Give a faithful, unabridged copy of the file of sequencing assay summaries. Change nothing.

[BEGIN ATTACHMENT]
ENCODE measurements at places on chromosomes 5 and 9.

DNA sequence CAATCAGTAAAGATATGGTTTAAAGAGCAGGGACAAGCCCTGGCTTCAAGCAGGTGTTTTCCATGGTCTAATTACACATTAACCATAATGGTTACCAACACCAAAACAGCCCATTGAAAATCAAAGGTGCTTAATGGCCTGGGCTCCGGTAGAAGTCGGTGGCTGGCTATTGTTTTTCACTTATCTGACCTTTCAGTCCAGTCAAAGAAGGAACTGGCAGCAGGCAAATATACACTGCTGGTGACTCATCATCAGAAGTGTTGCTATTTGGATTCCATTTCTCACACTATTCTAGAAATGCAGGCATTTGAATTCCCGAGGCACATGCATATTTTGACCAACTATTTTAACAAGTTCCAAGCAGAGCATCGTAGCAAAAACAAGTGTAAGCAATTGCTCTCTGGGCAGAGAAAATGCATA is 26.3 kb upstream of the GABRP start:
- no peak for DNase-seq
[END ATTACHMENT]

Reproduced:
ENCODE measurements at places on chromosomes 5 and 9.

DNA sequence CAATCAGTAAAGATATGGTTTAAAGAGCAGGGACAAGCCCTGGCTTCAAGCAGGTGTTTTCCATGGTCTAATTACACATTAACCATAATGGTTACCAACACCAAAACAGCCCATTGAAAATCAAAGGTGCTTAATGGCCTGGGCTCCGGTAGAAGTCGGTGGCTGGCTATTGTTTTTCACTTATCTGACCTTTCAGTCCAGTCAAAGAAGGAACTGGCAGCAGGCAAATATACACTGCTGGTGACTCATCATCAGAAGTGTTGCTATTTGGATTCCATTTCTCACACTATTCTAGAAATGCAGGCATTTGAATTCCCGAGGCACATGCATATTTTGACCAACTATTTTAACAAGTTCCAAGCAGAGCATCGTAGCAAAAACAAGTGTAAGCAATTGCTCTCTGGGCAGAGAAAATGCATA is 26.3 kb upstream of the GABRP start:
- no peak for DNase-seq